Expression of somatostatin receptors in normal, inflamed, and neoplastic human gastrointestinal tissues

Ann N Y Acad Sci. 1994 Sep 15;733:122-37. doi: 10.1111/j.1749-6632.1994.tb17262.x.

Abstract

The multiple actions of somatostatin are mediated by specific membrane-bound receptors present in all somatostatin target tissues, such as brain, pituitary, pancreas, gastrointestinal tract, and kidney. For instance, in the human gastrointestinal tract, three different types of tissue compartments express somatostatin receptors: the gastrointestinal mucosa, the peripheral nervous system, and the gut-associated lymphoid tissue, where the receptors are preferentially located in germinal centers. In all these cases, somatostatin binding is of high affinity and specific for bioactive somatostatin analogues. Somatostatin receptors are also expressed in pathological states, such as cancers. A particular abundance is found in neuroendocrine tumors of the gastrointestinal tract. Ninety percent of the carcinoids and a majority of islet cell carcinomas, including their metastases, usually have a high density of somatostatin receptors. Several different somatostatin-receptor subtypes can be expressed by these tumors, the SSTR2 subtype being the most frequently and abundantly expressed. The somatostatin receptors in tumors are identified with in vitro-binding methods, molecular biology techniques, or in vivo-imaging techniques; the latter allow the precise localization of the tumors and their metastases in the patients. Because somatostatin receptors in human gastroenteropancreatic tumors are functional, their identification can be used to predict the therapeutical efficacy of octreotide to inhibit excessive hormone release. Of differential diagnostic importance is the fact that other pathological processes in the gastrointestinal tract may be associated with a high density of somatostatin receptors. Ninety percent of lymphomas, including those with intestinal involvement express somatostatin receptors. Furthermore, a moderate number of colorectal carcinomas contain somatostatin receptors, whereas exocrine pancreatic carcinomas do not. Finally, an increased expression of SS receptors in nonneoplastic conditions, such as in intestinal veins in inflammatory bowel disease, has been recently observed. These observations demonstrate the ability of the human body to regulate SS receptors in a wide number of tissues and conditions.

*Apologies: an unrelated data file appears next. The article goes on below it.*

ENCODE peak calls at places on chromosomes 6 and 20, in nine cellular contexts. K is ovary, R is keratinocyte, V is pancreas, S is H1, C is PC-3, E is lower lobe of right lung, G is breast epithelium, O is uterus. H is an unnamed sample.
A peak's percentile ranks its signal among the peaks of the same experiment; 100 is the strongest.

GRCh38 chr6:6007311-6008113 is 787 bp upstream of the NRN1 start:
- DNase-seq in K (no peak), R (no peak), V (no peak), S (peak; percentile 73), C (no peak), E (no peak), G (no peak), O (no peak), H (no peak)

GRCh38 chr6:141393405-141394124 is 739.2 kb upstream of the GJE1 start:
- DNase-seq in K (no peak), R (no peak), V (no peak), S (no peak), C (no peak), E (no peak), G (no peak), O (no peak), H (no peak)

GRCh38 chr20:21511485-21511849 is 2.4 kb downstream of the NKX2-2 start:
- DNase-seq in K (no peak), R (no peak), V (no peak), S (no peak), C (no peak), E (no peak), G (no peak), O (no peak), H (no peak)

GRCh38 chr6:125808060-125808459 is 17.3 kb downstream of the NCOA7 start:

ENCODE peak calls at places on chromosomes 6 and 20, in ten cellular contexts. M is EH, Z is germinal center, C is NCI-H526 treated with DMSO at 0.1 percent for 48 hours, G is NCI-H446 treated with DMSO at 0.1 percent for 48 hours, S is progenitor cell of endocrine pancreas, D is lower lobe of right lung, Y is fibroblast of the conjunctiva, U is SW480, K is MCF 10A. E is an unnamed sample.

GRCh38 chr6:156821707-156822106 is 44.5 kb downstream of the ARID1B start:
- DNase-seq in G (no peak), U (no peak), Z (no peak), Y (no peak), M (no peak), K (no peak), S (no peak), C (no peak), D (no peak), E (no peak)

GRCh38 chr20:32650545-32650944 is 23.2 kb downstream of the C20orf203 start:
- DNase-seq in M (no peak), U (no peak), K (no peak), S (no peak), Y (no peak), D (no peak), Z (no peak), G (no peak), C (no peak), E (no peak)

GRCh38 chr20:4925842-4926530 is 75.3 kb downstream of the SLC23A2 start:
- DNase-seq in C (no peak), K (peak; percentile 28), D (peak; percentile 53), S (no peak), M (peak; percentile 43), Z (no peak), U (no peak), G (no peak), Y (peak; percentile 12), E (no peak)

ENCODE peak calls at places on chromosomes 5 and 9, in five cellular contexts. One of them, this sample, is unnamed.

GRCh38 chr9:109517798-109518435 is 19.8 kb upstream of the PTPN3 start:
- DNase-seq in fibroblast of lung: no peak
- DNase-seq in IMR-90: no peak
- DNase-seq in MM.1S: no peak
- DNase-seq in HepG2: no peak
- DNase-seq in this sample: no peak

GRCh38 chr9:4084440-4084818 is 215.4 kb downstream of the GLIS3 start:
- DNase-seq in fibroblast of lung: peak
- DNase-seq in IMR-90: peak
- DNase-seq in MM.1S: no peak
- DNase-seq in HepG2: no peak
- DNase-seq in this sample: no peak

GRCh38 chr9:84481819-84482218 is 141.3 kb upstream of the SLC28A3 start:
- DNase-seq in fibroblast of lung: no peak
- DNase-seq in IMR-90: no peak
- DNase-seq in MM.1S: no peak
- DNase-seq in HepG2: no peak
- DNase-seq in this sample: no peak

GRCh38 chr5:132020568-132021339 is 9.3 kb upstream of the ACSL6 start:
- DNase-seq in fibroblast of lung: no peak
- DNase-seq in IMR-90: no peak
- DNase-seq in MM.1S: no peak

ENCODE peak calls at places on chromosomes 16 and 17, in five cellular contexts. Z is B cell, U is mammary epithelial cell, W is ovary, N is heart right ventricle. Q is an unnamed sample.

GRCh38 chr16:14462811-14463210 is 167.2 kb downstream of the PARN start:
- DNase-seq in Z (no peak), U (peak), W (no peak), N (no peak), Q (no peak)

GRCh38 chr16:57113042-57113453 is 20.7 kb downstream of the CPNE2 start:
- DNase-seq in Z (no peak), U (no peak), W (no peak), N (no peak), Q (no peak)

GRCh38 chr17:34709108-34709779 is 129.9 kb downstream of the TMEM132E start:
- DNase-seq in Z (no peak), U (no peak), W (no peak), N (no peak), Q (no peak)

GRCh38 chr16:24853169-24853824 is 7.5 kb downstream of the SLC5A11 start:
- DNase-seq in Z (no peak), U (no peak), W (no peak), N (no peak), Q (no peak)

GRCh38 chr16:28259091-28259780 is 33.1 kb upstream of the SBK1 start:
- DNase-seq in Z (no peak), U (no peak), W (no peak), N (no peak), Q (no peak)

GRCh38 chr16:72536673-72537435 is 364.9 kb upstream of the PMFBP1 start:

Publication types

  • Comparative Study
  • Review

MeSH terms

  • Animals
  • Carcinoid Tumor / metabolism
  • Carcinoid Tumor / pathology
  • Digestive System / cytology
  • Digestive System / metabolism*
  • Digestive System / pathology
  • Gastrointestinal Neoplasms / metabolism*
  • Gastrointestinal Neoplasms / pathology
  • Gene Expression*
  • Humans
  • Inflammation / metabolism
  • Inflammation / pathology
  • Neuroendocrine Tumors / metabolism*
  • Neuroendocrine Tumors / pathology
  • Pancreatic Neoplasms / metabolism*
  • Pancreatic Neoplasms / pathology
  • RNA, Messenger / analysis
  • Receptors, Somatostatin / analysis
  • Receptors, Somatostatin / biosynthesis*
  • Reference Values
  • Transcription, Genetic

Substances

  • RNA, Messenger
  • Receptors, Somatostatin